I am sure it goes without saying, that of course New Zealand is the perfect place for kite buggying. New Zealand is a great place for all extreme sports; hey, New Zealand probably invented most of the world’s extreme sports, so kite buggying fits in perfectly.
There are plenty of empty beaches, and the wind is nearly always good – aided and abetted by the fact that New Zealand is made up of two small islands in the middle of a vast ocean.
Do I need to remind you what kite buggying is – exactly?
It is the sport of flying a large kite – a kite big enough to pull you a few metres when fully inflated. You sit in a three-wheeler stainless steel ‘buggy’ using foot pegs on the single front wheel to steer. Using the kite for power, you steer (with your feet) the buggy in a direction approximately at right-angles to the wind direction on a relatively hard surface – sand, grass or maybe even tarmac. That’s it in a nutshell.
However, that doesn’t even begin to give you the sense of fun and thrill and anticipation and excitement that you can get from this extreme sport.
There is an inherent danger involved with the sport, as with all sports. After all, you are sitting strapped into a large metal object, traveling at potentially high speeds – up to 60 mph + can be achieved, holding on to a kite and at the mercy of the wind. But… kite buggying’s safety record is very good and with with the right safety gear the average buggier should never receive a bad injury.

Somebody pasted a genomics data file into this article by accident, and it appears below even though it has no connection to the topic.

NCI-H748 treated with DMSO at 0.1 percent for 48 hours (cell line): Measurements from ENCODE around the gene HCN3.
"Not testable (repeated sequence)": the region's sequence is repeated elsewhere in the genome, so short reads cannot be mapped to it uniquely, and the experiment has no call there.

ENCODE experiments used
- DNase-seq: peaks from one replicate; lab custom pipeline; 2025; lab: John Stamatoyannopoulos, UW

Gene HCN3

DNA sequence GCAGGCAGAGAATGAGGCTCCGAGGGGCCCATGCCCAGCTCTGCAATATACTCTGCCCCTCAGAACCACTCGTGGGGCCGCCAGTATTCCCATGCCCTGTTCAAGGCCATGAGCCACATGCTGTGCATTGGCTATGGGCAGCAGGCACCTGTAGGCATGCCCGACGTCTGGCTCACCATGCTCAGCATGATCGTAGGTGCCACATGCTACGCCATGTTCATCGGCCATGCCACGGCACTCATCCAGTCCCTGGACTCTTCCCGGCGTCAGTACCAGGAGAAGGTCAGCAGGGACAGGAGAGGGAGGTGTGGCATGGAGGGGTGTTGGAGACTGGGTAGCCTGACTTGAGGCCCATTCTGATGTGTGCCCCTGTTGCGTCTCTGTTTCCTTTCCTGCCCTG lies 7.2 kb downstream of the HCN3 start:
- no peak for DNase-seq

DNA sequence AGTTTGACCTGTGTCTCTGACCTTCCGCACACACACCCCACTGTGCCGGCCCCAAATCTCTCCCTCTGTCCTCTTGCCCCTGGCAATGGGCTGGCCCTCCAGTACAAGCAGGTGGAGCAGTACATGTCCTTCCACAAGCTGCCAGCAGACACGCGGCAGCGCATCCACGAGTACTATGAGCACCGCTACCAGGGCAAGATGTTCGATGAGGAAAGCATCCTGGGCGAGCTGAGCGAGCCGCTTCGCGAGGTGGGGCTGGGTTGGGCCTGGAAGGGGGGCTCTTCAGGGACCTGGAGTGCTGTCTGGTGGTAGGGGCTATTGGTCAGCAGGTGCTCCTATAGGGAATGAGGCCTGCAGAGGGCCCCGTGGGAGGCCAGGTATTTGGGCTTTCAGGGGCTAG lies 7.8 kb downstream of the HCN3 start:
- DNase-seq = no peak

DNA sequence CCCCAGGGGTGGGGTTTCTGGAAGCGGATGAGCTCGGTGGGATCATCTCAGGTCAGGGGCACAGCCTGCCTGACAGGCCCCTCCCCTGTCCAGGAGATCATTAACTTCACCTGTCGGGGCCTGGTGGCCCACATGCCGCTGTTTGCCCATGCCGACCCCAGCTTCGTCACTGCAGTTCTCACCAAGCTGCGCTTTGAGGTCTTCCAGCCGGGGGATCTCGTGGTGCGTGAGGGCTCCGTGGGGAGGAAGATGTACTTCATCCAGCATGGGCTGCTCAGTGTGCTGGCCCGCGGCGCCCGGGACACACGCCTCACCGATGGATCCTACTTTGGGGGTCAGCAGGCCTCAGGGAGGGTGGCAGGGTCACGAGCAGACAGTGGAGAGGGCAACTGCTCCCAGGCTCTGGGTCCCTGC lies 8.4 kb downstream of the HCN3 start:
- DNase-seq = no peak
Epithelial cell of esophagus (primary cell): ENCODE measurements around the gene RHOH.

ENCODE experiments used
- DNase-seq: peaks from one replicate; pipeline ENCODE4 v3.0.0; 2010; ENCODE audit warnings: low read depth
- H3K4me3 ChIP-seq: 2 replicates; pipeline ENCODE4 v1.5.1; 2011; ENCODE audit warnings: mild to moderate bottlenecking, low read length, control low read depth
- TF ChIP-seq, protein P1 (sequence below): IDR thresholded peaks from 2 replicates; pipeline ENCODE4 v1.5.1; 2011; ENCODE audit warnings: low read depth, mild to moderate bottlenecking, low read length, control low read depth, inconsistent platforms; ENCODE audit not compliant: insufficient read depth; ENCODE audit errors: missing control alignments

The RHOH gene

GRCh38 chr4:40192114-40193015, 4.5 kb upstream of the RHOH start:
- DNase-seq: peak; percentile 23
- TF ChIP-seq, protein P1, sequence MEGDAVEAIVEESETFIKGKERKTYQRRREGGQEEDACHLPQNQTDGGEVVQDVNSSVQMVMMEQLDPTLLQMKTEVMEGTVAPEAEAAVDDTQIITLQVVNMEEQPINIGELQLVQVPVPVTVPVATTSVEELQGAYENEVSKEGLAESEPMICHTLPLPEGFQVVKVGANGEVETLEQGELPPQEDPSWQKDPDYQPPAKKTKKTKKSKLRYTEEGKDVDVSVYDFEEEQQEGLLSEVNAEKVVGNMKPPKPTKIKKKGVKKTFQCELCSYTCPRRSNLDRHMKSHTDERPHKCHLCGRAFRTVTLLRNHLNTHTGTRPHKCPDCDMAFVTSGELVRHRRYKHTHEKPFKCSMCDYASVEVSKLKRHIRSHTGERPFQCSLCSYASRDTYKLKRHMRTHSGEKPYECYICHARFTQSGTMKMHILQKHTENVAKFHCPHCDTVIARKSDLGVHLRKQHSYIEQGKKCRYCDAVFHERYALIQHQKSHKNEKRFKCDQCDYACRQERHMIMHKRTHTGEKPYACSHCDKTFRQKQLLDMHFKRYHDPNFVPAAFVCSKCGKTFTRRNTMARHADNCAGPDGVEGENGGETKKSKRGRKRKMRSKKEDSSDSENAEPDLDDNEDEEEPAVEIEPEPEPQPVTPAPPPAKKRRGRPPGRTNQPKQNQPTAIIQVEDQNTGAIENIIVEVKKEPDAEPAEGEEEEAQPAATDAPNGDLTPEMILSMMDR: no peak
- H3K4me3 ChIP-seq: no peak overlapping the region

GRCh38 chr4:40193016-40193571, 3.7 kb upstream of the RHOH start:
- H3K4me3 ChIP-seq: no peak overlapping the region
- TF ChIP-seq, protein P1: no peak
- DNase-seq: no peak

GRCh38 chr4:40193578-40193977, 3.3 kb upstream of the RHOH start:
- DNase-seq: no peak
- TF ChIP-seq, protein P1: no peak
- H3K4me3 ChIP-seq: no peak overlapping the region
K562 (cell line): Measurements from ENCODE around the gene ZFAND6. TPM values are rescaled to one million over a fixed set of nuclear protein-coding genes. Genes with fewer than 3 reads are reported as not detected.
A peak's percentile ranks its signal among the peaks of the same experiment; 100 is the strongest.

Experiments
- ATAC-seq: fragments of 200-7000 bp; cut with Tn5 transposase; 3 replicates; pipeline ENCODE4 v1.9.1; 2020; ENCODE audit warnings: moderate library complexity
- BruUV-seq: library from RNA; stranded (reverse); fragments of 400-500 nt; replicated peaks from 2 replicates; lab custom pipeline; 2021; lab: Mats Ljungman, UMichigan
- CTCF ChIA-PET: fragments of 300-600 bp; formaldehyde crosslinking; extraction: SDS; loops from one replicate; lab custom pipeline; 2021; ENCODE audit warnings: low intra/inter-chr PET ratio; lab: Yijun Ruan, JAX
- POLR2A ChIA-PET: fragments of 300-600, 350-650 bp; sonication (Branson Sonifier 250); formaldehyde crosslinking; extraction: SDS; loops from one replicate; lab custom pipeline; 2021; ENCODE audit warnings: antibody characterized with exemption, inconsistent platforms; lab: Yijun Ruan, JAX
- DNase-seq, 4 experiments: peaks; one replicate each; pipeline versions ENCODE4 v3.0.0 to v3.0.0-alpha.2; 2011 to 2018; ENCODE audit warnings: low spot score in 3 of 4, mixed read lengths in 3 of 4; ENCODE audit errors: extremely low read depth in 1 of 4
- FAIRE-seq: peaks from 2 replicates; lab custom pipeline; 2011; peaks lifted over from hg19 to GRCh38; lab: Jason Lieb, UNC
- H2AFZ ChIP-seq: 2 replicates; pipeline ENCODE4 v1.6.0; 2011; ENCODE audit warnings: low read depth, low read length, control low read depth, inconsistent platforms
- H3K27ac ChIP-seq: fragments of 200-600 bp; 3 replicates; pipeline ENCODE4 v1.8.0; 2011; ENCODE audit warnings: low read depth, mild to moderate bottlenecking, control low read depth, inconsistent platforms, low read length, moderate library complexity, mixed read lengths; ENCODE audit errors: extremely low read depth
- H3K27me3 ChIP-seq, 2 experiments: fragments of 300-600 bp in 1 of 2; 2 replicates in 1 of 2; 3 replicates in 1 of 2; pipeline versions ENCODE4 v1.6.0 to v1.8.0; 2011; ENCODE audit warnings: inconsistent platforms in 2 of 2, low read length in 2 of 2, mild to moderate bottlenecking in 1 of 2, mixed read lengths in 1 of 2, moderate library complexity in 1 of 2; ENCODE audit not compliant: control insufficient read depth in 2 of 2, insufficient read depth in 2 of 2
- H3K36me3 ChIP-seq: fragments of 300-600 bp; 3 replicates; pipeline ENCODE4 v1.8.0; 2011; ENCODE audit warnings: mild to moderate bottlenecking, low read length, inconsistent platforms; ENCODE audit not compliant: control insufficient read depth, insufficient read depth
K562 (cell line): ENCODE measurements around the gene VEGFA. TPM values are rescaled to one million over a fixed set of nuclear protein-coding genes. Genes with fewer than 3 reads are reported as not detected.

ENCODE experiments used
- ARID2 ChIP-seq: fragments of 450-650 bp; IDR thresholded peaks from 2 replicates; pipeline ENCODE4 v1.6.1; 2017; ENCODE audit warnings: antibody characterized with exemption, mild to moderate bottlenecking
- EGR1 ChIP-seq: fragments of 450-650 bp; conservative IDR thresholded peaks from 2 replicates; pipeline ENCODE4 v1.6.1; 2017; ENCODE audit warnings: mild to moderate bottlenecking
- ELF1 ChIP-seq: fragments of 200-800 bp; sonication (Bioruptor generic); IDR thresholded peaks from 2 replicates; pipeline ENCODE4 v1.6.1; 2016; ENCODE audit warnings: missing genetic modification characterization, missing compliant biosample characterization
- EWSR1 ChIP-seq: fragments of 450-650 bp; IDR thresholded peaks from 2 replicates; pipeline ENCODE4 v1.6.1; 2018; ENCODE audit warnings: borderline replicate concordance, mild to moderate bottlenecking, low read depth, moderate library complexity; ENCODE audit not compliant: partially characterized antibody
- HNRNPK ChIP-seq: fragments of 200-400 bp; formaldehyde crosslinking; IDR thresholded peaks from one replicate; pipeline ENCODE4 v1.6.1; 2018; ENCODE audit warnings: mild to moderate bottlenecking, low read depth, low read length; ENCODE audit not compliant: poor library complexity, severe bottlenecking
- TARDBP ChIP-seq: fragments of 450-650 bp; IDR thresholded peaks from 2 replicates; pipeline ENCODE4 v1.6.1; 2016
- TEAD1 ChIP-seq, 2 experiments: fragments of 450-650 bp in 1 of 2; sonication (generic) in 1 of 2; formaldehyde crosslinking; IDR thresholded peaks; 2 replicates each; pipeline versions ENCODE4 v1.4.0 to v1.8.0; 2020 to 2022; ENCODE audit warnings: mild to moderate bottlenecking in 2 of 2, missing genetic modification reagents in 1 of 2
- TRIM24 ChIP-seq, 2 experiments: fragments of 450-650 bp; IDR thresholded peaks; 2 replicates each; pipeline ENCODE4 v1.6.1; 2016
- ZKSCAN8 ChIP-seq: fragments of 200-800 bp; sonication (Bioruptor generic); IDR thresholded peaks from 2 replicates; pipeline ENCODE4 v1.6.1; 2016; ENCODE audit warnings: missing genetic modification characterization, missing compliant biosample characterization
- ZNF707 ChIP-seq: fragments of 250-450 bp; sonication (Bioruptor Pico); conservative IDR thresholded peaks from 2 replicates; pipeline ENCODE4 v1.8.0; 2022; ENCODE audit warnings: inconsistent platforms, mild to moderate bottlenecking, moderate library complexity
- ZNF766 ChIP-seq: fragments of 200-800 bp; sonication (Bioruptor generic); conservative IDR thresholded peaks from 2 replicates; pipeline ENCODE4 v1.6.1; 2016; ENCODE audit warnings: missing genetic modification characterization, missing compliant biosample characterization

Great video from PowerkiteshopTV.
Beaches are a great place to kite buggy. Hard compact sand is probably the most popular surface for buggying. Soft sand is OK if you have wide wheels often called bigfoot wheels. Grass is harder work and tarmac is extreme and good for speed runs, but that’s about it – and you have to compete with bigger, more threatening things on the road!
Several beaches in New Zealand have the optimum wind direction and perfect conditions for buggying.
Some goods ones are Brighton Beach (Christchurch), Rabbit Island (Nelson), Ohope Beach (Ohope),Nagarunui Beach and Ruapuke Beach (Raglan), and Mokau Beach (between Te Kuiti and New Plymouth). There are many others, but these ones are good.
These beaches have no restrictions imposed on them, although some do have verbal agreements. It is adviseable to check the situation if you havn’t been there before.
As a P.S. to this blog…. what exactly IS the ‘right safety gear?
Most power kites should come with some sort of emergency release system to enable you to get rid of the kite if it starts to get too much. Protection gear should also be worn, such as helmet, shades (keeps sand out of the eyes on beaches), good sturdy footwear and maybe knee and elbow pads.